In the stunning close to Hosking Week, Pete Douglas goes on a desperate, seemingly fruitless, but ultimately cathartic search for The Hosk’s true feelings about pop icon Taylor Swift. Click here for the rest of our Hosking Week coverage.
Anyone who has ever listened to or watched Mike Hosking in action will know that Mike loves sharing his opinions. Those which get the most airtime are generally the slightly offensive, politically-motivated ones, however his ardent belief in the importance of his own views sometimes leads to some nuggets when you might least expect it. None more so when the 51 year old millionaire dips his toe into pop culture, both past and present. Given his grand baby-boomer appeal, Hosking’s deep and abiding love of a musician who has not really produced a great album since about 1976 is hardly surprising, but the real gold appears when Mike delves into modern pop music.
Being a music lover myself, and feeling strangely connected to Hosk, you can only imagine my delight when late last year he proclaimed on an episode of Seven Sharp that “I’m a bit of a fan of old T-Swizzle”. To think Hosking was actively engaged with the music of Taylor Swift, and was fond enough of her to call her by an admittedly terrible nickname was sheer joy to me. I imagined Hosk dancing like a demented rooster to “Shake it Off” while no-one was looking. Perhaps he ripped around Tamaki Drive in his latest sports car whilst pumping “Bad Blood” out of the stereo and singing at the top of his lungs? Ah Hosk, maybe you’re not so bad after all. Maybe listening to 1989 on repeat will eventually melt that heart of ice of yours, and turn you into that decent, caring human being that must be under there somewhere. Good old Hosk!
I clutched to this rose-tinted vision of my anti-hero for many months, happy in the knowledge that whatever terrible things he said, at least Hosk liked Taylor Swift. All was well with the world. Or at least it was until last month, when I tuned into Seven Sharp again, eager to be faux-outraged by something off-hand Mike said, and instead witnessed him hit his former friend with a stinging rebuke. “I find her increasingly average,” he said after the video for Taylor’s hit “Out of the Woods” brought the show back in from a commercial break. What? How could you, Hosk? I was bereft – Hosk had ditched TS with one huffy double-pull on the lapels of his horrifically overpriced sports jacket, and he wouldn’t even say why.
This cataclysmic event sent me reeling. When did the Hosk love for Taylor die? I needed to know more. I trawled old Seven Sharp episodes for Taylor mentions. I searched ZB audio for some trace of him turning on TS. I hunted through his Herald columns for some callous aside about T-Swizzle. Nothing.
Even Facebook only seemed to reinforce the view that Hosk really loves Taylor:
I racked my brain – I was lost for any reason why Mike could turn on Taylor so cruelly. Then I was passed a possible lifeline. It came to my attention that Seven Sharp (or more specifically Toni Street) was starting to take requests from viewers on which songs should bring the show back from the commercial break. I requested Taylor Swift and waited.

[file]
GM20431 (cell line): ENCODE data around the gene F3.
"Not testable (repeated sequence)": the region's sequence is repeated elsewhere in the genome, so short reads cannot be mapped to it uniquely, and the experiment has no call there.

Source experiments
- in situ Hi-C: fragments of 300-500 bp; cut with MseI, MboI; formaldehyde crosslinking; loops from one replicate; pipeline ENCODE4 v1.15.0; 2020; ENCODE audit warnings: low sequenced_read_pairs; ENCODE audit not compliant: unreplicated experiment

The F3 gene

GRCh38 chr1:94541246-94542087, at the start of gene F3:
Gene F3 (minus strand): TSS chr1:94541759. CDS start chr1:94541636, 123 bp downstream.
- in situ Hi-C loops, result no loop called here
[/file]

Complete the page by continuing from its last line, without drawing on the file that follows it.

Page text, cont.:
Night after night I tuned into this desultory show, waiting for my Taylor clip to play, and for Hosk to admit he actually loved T-Swizzle all along. Night one, song one is “Funky Town” by Pseudo Echo. Mike chastises Toni for dancing at her desk: “God, it’s not a nightclub!” I snigger because I secretly know Streety wishes she was in the club rather than spending another dark night of the soul working with Hosk. Streety baits Hosk into an enormous Liz Lemon-style eyeroll by saying “This is exactly what you’d hear on Coast or The HITS, and I LOVE IT.”
Next up is some Bollywood, courtesy of Deewani Mastani. Hosk sits back in his chair and openly mocks the song, followed by further open mocking of Toni and the entire viewers’ choice segment. “Now you are down to World music. Why don’t you just go hang out at WOMAD?” spits Mike sarcastically. Hosk calls the segment a bust, and looks forward to getting rid of it in their “review meeting” – which I can only assume involves Hosk using a red pen to veto all the things he dislikes doing on the show, while Toni gets to listen.
Another night, another song: the Koi Boys from The Voice Australia. Still no dice. Hosk outs himself as a Ronan Keating fan by saying he was the judge to go with. “Life is a Rollercoaster” does sound like a piece of advice he might pass onto Aucklanders living in their cars – so the shoe fits, so to speak.
No Taylor again the next night, but finally some real Baby Boomer music to hook in Hosk – “Take it Easy” by the Eagles. Is there a more quintessentially Seven Sharp song than this? Hosk immediately confirms it’s one of the greatest songs of all time, and reveals his motto in life is “stay in your lane”. Who knew Hosk’s love of free market individualism was so closely tied to his love of The Eagles? It’s revealed by Toni that the viewer requesting the song is an aspiring journo, which causes Hosking to wince and dispense the advice to give it away as it’s all “cardigan-wearing and hand-wringing.”
I sure as hell didn’t request the song, but it appears Hosk is now directly talking to me through the TV. I’m scared.
Onwards I push, day after day, sending my requests in for songs, listening to way too much Mike, searching Kate Hawkesby’s Instagram for a hint, anything to give me some closure. Then, at the exact point when I was ready to give up and roam the world pitifully bereft and devoid of answers, it happened:
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Of course you are upset about Taye Taye Hosk, because you’re a real fan, and when the chips are down real fans are there for their heroes! Ah, maybe you’re not so bad after all, Hosk.
Good old Hosk.
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